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Handling of Laboratory Incident in Pharma

Laboratory Incident Definition: Any unintentional or unexpected event occurring during, discovered within, or arising after analysis that may adversely impact the quality of data and the resulting outcomes.

Types of Common Laboratory Incidents:

Below are the different common types of lab incidents in the pharmaceutical field that often occur.

  1. Human errors: e.g., Wrong weight taken, the wrong solution prepared, wrong selection of instrument method, and lack of training.
  2. Instrument errors: e.g., System suitability failure, standard bracketing failure, column leakage, connectivity failure, and power failure.
  3. A standard error also includes Method errors: e.g., Poor column performance, diluent or mobile phase ratio, and distorted peak.

Type of Lab incident:

Laboratory incidents may be of general and Instrumental types as follows:

1. General incident:

  1. Is the sample taken wrongly?
  2. Lack of knowledge of the person who is working in a laboratory
  3. Error in standard sample preparation
  4. Weighing error happened
  5. Error in diluent volume/ or diluent used
  6. Glassware breakdown during the standard solution process.
  7. Error with the mobile phase or maybe a mixing error
  8. Error in pH management
  9. HPLC/ GC handling
  10. Power failure during instrument operation
  11. The wrong injection volume injected

2. Instrumental error:

  1. Use out-of-calibrated instruments.
  2. Failure of lamp intensity
  3. Column Leak, Poor Plate Count, Poor Resolution
  4. It may be a Connection problem between the software and Instrument.
  5. The wrong specification selected in LIMS was observed while registering Product brand/material before product/material release.
  6. A Chromatographic peaks failure between the sample subset.
  7. Improper separation (merging the components) was observed in chromatograms during the chromatographic analysis.
  8. System failure was observed during the analysis because of column’s high pressure/ Instrument.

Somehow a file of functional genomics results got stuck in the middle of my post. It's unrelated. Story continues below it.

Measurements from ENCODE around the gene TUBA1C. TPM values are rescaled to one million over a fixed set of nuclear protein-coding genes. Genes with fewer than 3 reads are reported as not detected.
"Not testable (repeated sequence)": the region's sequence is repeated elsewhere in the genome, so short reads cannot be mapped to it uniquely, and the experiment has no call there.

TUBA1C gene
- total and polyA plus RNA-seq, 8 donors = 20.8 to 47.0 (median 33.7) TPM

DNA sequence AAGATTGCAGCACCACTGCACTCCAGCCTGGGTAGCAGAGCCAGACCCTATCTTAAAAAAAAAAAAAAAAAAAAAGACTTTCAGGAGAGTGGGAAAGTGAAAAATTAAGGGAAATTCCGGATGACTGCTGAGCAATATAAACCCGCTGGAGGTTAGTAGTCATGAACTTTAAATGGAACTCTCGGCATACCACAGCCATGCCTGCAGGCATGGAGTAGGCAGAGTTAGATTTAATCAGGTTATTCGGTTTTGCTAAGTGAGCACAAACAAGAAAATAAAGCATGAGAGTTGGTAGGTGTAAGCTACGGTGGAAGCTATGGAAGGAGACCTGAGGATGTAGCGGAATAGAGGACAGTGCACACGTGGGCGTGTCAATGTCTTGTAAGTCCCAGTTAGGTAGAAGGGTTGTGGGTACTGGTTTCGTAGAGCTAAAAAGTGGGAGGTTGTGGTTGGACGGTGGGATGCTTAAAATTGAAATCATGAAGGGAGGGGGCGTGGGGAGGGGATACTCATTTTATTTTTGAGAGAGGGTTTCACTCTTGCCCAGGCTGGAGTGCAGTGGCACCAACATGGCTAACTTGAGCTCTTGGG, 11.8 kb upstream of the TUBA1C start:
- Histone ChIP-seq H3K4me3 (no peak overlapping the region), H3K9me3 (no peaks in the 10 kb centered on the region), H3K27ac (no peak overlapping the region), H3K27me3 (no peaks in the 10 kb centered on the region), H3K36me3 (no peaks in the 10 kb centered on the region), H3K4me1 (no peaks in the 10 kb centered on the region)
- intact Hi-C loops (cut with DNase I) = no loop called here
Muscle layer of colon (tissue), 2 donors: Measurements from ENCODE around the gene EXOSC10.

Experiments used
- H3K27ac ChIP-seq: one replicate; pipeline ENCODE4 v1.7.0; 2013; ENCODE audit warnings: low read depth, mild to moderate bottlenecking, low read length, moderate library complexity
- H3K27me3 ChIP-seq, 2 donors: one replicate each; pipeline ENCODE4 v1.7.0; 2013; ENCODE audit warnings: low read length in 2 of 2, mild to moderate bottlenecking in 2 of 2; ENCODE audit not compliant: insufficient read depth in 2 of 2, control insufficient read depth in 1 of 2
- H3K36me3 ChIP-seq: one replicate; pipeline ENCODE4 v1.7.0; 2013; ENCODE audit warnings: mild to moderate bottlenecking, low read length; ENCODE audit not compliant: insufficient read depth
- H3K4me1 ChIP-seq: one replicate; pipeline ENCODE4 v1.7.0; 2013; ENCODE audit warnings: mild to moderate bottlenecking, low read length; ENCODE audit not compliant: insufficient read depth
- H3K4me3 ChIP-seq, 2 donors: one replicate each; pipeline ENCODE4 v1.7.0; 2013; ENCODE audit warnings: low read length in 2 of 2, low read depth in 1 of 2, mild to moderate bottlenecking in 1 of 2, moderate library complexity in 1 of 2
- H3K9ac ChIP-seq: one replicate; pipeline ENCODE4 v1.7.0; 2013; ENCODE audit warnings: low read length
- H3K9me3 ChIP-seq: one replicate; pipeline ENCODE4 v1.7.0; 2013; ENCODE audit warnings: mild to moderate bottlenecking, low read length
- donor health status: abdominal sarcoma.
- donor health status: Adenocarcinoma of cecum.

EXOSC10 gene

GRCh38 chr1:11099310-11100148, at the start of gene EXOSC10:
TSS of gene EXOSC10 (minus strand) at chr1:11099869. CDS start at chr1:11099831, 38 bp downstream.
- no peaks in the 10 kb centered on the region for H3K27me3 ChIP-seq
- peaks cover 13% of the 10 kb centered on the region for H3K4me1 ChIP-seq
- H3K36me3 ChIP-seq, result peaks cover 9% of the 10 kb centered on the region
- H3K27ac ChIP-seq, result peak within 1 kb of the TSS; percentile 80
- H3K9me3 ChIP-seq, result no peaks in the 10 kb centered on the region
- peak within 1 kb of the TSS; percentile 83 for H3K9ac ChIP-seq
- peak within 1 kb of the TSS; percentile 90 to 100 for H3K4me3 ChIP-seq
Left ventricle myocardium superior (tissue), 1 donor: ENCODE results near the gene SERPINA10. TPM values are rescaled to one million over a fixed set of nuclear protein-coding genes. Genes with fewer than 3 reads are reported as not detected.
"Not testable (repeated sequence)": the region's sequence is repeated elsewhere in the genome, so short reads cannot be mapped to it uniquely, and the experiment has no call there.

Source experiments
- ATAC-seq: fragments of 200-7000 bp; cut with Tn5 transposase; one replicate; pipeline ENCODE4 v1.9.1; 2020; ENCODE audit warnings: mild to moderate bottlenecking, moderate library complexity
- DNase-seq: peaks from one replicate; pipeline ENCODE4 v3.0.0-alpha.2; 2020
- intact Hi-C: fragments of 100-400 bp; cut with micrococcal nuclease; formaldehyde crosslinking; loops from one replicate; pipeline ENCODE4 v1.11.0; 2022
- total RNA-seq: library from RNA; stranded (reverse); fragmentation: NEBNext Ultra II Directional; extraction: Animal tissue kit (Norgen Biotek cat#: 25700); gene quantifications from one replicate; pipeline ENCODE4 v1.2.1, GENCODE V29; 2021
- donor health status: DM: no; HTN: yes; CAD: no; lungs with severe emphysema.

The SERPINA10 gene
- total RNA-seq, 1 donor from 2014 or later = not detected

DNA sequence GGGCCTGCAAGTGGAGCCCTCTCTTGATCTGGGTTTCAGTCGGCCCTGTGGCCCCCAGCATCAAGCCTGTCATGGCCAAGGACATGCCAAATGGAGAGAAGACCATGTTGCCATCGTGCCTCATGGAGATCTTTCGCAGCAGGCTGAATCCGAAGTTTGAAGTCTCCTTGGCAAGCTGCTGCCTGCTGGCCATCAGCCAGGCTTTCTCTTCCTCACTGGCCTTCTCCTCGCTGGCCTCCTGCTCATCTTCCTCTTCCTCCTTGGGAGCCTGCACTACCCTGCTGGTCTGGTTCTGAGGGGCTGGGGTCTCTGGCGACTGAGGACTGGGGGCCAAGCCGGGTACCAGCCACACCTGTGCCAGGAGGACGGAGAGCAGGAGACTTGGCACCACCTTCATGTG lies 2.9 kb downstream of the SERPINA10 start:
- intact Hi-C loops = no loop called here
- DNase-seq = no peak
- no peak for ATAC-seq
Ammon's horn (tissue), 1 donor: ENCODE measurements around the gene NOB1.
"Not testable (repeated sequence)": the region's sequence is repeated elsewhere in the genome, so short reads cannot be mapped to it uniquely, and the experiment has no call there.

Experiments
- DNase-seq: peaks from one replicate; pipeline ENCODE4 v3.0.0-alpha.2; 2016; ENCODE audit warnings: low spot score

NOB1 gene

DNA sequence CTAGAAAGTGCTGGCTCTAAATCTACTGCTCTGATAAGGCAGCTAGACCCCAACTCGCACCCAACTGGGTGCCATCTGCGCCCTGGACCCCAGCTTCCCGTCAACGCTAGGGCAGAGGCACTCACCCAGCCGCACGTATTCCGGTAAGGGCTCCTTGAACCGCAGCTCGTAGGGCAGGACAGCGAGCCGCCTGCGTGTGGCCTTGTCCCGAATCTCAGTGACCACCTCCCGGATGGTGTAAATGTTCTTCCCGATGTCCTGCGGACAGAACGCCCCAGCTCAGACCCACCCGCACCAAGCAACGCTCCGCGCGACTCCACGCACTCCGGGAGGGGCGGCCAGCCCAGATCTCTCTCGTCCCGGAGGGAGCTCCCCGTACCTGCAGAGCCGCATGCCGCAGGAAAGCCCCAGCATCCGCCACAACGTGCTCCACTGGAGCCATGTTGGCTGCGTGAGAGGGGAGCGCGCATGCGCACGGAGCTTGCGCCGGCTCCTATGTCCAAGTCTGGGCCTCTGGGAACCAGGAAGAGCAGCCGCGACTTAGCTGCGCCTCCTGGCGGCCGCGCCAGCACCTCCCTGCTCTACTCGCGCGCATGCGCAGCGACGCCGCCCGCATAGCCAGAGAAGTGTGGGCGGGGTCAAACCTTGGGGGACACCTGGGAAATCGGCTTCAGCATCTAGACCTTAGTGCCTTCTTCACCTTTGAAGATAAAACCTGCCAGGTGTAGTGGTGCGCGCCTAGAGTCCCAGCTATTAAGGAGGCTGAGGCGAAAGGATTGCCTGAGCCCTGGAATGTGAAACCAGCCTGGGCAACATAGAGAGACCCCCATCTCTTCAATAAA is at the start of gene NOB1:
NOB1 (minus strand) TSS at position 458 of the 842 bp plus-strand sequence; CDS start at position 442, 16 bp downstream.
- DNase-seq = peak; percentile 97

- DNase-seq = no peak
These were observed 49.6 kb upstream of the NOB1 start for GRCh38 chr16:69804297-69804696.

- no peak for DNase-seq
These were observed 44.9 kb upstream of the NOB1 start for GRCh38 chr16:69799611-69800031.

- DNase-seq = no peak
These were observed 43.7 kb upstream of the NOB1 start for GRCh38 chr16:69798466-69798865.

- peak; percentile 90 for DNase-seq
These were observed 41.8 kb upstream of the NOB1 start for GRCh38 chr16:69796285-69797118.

9. End value may affect calculation errors or false reporting observed after the release of materials/products.
  10. In the case of bracketing of standards in assay, content uniformity, dissolution, dissolution profile, and deviation from specified limits.
  11. It may be due to Calibration failure during the quarterly/daily calibration procedure.

Flow Chart for How to Handle Laboratory Incident

laboratory incident flow chart

Handling of Laboratory Incident Steps:

  1. When an analyst identifies atypical results or becomes aware of laboratory or procedural errors occurring during testing, they will annotate the atypical results or known laboratory errors in the appropriate lab logbook.
  2. Inform to laboratory supervisor.
  3. The investigation report ensures the proper preservation of all starting materials, solvents, and intermediate materials. It also includes the standards for intermediate and final solutions used in the testing.
  4. These materials will be retained and preserved until the completion of the investigation or until they are no longer helpful. Laboratory investigations will be initiated within one business day after discovering the OOS/atypical result. They will be completed within 15 business days unless the laboratory supervisor and QA grant a written extension.
  5. The supervisor immediately reviews the results, lab logbook, starting materials, all used solutions, raw data, and the calculations used to generate the final results. A comprehensive error review of the laboratory investigation report is conducted using the Report Errors Checklist (a blank Errors Checklist is attached to the Guidelines utilized in each factory).
  6. The checklist will be completed by the supervisor and analyst together. The supervisor will interview the analyst and can check relevant documents in order to answer questions that can help identify whether common or obvious laboratory errors were the basic explanation for the OOS/atypical result.

These Questions will include the following, provided as examples, and not intended to be inclusive.

  1. Did the analyst receive training on the test method?
  2. Did we use the latest version of the method?
  3. Was the correct test method utilized?
  4. Was the test method procedure appropriately followed?
  5. Does the logbook documentation indicate any procedural errors?
  6. Did the review of starting materials, solvents, solutions, and glassware take place?
  7. Does the laboratory work area show any gaps?
  8. Was the sample used during the process correct?
  9. Was the sample spilled or contaminated before testing?
  10. Ensure that the proper standard reference solution is prepared and used.
  11. Is the laboratory area under environmental control (e.g., temperature and humidity)?

Read more: Calibration of UV-visible spectrophotometer

Note: We also need to analyze incident trends to easily identify the types of incidents that occurred before and their frequency.

Laboratories incident form no. (Annexure-1)

Laboratory incident form

Lab Incident Checklist point :

Lab Incident Checklist point
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